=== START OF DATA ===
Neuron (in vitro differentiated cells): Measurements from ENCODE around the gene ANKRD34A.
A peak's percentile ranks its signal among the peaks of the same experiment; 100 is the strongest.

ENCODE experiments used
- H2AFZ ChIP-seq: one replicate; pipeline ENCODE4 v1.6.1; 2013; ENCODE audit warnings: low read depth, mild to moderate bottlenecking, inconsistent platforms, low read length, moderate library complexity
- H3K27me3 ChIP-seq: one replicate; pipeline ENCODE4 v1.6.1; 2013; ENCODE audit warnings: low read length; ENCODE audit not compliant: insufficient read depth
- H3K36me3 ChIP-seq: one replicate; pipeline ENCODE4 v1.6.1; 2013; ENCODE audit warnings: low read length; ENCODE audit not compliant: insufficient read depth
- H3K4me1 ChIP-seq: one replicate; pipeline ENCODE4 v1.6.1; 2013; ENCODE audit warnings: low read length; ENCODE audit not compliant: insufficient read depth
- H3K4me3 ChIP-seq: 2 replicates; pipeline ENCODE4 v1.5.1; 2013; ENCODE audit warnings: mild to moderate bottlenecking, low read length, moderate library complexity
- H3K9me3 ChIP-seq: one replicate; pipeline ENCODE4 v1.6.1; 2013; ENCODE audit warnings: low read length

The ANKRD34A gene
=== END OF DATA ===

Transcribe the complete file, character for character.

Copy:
Neuron (in vitro differentiated cells): Measurements from ENCODE around the gene ANKRD34A.
A peak's percentile ranks its signal among the peaks of the same experiment; 100 is the strongest.

ENCODE experiments used
- H2AFZ ChIP-seq: one replicate; pipeline ENCODE4 v1.6.1; 2013; ENCODE audit warnings: low read depth, mild to moderate bottlenecking, inconsistent platforms, low read length, moderate library complexity
- H3K27me3 ChIP-seq: one replicate; pipeline ENCODE4 v1.6.1; 2013; ENCODE audit warnings: low read length; ENCODE audit not compliant: insufficient read depth
- H3K36me3 ChIP-seq: one replicate; pipeline ENCODE4 v1.6.1; 2013; ENCODE audit warnings: low read length; ENCODE audit not compliant: insufficient read depth
- H3K4me1 ChIP-seq: one replicate; pipeline ENCODE4 v1.6.1; 2013; ENCODE audit warnings: low read length; ENCODE audit not compliant: insufficient read depth
- H3K4me3 ChIP-seq: 2 replicates; pipeline ENCODE4 v1.5.1; 2013; ENCODE audit warnings: mild to moderate bottlenecking, low read length, moderate library complexity
- H3K9me3 ChIP-seq: one replicate; pipeline ENCODE4 v1.6.1; 2013; ENCODE audit warnings: low read length

The ANKRD34A gene